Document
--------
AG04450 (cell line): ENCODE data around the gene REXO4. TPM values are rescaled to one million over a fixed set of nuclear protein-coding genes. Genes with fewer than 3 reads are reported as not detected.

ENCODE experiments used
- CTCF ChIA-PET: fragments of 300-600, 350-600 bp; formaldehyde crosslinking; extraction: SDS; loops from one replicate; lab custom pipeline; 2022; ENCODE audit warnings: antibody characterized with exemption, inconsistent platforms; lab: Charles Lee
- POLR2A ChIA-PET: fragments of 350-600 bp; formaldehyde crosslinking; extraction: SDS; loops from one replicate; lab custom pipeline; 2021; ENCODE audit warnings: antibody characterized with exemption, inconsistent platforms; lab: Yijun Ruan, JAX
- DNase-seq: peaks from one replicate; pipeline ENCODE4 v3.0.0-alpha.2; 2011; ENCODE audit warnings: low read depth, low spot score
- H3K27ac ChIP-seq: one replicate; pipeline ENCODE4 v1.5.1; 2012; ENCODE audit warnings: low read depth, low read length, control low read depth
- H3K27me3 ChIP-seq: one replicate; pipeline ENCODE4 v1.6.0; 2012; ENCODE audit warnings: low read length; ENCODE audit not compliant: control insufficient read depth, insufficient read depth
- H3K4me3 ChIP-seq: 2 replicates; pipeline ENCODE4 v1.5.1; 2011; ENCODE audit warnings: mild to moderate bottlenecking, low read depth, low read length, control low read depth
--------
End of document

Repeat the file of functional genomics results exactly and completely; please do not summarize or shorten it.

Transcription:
AG04450 (cell line): ENCODE data around the gene REXO4. TPM values are rescaled to one million over a fixed set of nuclear protein-coding genes. Genes with fewer than 3 reads are reported as not detected.

ENCODE experiments used
- CTCF ChIA-PET: fragments of 300-600, 350-600 bp; formaldehyde crosslinking; extraction: SDS; loops from one replicate; lab custom pipeline; 2022; ENCODE audit warnings: antibody characterized with exemption, inconsistent platforms; lab: Charles Lee
- POLR2A ChIA-PET: fragments of 350-600 bp; formaldehyde crosslinking; extraction: SDS; loops from one replicate; lab custom pipeline; 2021; ENCODE audit warnings: antibody characterized with exemption, inconsistent platforms; lab: Yijun Ruan, JAX
- DNase-seq: peaks from one replicate; pipeline ENCODE4 v3.0.0-alpha.2; 2011; ENCODE audit warnings: low read depth, low spot score
- H3K27ac ChIP-seq: one replicate; pipeline ENCODE4 v1.5.1; 2012; ENCODE audit warnings: low read depth, low read length, control low read depth
- H3K27me3 ChIP-seq: one replicate; pipeline ENCODE4 v1.6.0; 2012; ENCODE audit warnings: low read length; ENCODE audit not compliant: control insufficient read depth, insufficient read depth
- H3K4me3 ChIP-seq: 2 replicates; pipeline ENCODE4 v1.5.1; 2011; ENCODE audit warnings: mild to moderate bottlenecking, low read depth, low read length, control low read depth